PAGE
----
New York reveals some things looking up and others simply upside down.

Once indoors, I lose all sense of orientation regarding where things are outside. Some people can sit in a conference room with no windows and nonchalantly point while referring to something to the east. Are you kidding? My internal compass can typically point me in the general direction of the water fountain, and that’s about it. So while I got to the New York Hilton easily enough, it was no surprise that a couple of surprises awaited me inside this year’s ASHRAE winter meeting.

The first came during the “Commissioning For Large Facilities” seminar. Jeff J. Traylor started off with some good commissioning advice, much of it in alignment with ideas Rebecca Ellis has offered up in these pages.

Rick Casault trekked all the way from Washington state to offer more great insight, including an angle that doesn’t get much press: what to look out for in an owner, and/or when to consider passing on a job because the support for commissioning is lacking. I liked his suggestion for an ongoing punchlist, and I winced at some laughably bad situations he’d encountered, including the photo of a mechanical room door that was not accessible except by ladder, and then just barely.

But Carl Lawson of Hanson Professional Services delivered the most jarring evidence of what commissioning agents can find in the field after the fact. Like what? Standing water and oil in a transformer rooms. Equipment clearly labeled “Up” with an arrow, installed upside down. A school district having to spend $2.6 million to correct problems after the job was allegedly done.

Lawson’s evidence underscored the importance of a vigilant commissioning agent enlisted early in the process. It also highlighted that although much of our content here reaches for the stars, so to speak, many facilities are still getting mired in a quicksand of changeorders and bad performance.




On The Upside ...

Then, the day after the Martin Luther King, Jr. holiday, the Commercial Buildings Initiative presentation garnered a different mood. This young public/private initiative (please see page 64), including our own columnist, Paul Ehrlich, will have a major impact toward increased sustainability in the years to come. It recognizes the likelihood of negative events on a macro scale if we don’t modify our building design and usage, but it also recognizes the power of accentuating the positive when motivating people.

Or, as Steve Selkowitz of Lawrence Berkeley National Laboratories pointed out in the presentation, “MLK didn’t say, ‘I have a nightmare ….’”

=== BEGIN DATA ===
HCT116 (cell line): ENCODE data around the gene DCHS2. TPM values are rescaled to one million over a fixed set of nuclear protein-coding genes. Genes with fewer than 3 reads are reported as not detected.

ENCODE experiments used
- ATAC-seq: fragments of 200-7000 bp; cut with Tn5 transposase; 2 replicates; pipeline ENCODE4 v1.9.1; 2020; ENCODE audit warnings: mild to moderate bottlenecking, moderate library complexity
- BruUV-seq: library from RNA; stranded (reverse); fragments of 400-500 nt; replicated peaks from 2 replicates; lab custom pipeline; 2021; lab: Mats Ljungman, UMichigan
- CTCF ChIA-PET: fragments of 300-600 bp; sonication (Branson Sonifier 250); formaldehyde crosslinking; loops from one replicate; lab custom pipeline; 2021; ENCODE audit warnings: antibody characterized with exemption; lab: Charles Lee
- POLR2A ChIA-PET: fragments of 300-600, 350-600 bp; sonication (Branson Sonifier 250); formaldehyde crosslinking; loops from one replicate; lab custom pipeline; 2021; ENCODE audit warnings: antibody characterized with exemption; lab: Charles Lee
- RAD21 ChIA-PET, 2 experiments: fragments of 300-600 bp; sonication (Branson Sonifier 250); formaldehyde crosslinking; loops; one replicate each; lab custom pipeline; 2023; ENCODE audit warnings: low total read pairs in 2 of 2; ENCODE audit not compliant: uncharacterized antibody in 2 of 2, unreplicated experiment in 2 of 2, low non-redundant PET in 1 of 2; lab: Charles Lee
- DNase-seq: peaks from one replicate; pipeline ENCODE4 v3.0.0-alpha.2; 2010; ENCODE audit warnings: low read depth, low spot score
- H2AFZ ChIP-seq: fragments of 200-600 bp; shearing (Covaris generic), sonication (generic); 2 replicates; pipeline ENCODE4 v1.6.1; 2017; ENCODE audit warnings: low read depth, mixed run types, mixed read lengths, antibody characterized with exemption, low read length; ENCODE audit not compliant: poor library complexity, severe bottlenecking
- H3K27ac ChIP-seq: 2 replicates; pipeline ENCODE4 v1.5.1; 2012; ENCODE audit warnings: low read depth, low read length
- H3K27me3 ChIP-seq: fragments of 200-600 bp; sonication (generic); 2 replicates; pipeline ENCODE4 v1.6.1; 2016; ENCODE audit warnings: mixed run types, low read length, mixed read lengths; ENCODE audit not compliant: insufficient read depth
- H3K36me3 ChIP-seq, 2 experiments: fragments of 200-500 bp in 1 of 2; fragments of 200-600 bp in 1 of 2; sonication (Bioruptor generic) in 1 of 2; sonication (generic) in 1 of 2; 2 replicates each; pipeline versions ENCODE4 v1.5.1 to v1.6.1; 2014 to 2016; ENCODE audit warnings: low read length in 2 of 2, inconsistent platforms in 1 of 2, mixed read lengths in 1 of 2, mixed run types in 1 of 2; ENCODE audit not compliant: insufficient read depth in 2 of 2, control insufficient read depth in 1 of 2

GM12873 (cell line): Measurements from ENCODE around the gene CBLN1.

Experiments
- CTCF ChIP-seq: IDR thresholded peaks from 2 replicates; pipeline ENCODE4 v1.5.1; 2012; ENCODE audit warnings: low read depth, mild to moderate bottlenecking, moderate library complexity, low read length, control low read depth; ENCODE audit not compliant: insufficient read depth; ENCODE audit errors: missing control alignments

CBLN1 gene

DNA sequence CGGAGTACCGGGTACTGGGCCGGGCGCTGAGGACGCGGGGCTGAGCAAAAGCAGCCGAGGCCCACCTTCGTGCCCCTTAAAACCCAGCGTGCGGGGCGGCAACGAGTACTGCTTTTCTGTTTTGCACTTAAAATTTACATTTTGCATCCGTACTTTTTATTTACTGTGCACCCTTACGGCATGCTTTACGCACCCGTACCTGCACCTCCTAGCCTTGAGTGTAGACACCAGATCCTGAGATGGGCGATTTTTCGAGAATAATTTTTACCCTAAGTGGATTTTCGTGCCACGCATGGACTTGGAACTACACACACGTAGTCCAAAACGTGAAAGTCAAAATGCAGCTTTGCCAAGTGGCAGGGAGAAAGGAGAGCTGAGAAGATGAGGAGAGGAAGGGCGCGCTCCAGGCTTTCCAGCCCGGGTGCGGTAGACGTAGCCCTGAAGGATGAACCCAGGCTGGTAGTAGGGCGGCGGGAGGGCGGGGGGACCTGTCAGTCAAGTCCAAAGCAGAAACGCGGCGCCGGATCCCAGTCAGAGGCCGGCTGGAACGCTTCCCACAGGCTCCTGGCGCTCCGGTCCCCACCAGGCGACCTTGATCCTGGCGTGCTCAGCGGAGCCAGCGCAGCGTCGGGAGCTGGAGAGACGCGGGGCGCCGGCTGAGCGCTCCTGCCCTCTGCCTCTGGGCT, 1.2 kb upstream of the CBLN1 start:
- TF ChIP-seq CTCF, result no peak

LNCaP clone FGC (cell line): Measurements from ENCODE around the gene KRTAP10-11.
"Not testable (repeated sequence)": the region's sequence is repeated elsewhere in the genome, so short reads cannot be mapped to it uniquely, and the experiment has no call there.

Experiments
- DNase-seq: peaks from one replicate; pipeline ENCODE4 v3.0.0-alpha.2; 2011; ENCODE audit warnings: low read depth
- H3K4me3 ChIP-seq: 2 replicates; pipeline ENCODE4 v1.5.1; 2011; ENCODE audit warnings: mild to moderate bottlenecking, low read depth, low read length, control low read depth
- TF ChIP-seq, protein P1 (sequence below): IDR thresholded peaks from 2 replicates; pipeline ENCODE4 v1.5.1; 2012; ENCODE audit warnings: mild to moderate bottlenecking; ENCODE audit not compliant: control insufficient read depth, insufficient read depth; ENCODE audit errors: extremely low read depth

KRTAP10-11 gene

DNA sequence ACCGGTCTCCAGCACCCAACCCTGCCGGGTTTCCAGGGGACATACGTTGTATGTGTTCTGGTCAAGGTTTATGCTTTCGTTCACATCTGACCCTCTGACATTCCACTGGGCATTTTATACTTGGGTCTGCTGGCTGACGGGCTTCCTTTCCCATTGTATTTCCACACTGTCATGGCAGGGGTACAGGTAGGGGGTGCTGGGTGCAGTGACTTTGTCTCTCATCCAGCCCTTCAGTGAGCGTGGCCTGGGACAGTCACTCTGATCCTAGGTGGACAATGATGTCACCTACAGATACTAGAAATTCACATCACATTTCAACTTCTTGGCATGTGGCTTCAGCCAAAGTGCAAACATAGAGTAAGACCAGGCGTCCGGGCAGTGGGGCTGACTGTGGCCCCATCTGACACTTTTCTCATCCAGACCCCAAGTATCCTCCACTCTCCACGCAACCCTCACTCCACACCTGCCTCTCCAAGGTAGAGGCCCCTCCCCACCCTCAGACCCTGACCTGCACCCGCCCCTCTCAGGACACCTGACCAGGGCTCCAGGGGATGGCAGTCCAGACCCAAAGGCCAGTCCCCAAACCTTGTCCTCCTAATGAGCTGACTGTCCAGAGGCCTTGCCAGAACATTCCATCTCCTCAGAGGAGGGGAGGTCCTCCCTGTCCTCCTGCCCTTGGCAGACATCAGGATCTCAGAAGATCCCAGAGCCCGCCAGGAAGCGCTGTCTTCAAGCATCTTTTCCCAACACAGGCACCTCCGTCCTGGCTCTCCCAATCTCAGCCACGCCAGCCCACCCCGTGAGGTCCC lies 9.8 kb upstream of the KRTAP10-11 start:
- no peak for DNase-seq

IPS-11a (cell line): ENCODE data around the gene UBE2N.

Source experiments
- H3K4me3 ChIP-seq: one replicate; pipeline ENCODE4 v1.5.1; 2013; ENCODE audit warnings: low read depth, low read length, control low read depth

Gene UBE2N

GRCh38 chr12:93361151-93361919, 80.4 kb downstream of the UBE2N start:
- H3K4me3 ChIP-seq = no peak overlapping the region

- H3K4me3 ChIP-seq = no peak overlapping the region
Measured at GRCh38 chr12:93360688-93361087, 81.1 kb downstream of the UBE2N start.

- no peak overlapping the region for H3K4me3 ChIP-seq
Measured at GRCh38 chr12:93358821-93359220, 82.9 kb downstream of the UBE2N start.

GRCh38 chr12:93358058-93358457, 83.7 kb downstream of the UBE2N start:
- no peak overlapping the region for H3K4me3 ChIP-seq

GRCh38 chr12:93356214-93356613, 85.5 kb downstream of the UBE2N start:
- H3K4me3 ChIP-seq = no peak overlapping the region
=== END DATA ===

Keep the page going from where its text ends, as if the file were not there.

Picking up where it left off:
The CBI is focusing on everyday owner/operator challenges while raising the industry’s bar for success. That realism can be depressing in photos of real HVAC nightmares. However, being grounded in that reality is critical; the journey toward stellar performance is impossible until we do, in fact, have our eyes wide open and a grip on which way is up.

Big Thanks

Finally, we can’t let February out the door without letting you know that this issue’s cover story represents the end of Joanna Turpin’s work as a contributing editor for ES. She may return to help us here or there, but after admirably dividing her energies between the two publications, she has assumed the helm of a new full-time supplement project for our weekly, contractor-oriented sister publication, The Air Conditioning, Heating & Refrigeration News.

This issue also happens to mark ten years since the month I joined the ES staff, and even at that time, Joanna was already writing one feature article every month, having escaped the perpetual cloudiness of the Detroit winter to base her operations in considerably sunnier (if no less extreme) Arizona. Covering a full spectrum of topics, including some industry-level articles that only a reporter could produce for us, Turpin became known for her professionalism, quality, and reliability. Of equal value, her work helped build ES’ reputation for readability to complement its practical information.

I will miss counting on Joanna as the not-so-secret weapon in our editorial arsenal. She always persevered through occupational hazards - whether in the form of contacts who occasionally seem to disappear, or unexpected client approval problems. She also frequently went above and beyond in suggesting story ideas herself as she came across interesting projects.

While I can only suspect that Joanna may not miss being asked to tackle certain harder-to-cover topics yet again, there is no doubt that we will miss her contributions, her resourcefulness, and her friendly nature as part of our monthly routine. Like many of you, we’re grateful for her long tenure here, and we wish her every success in her new endeavor. ES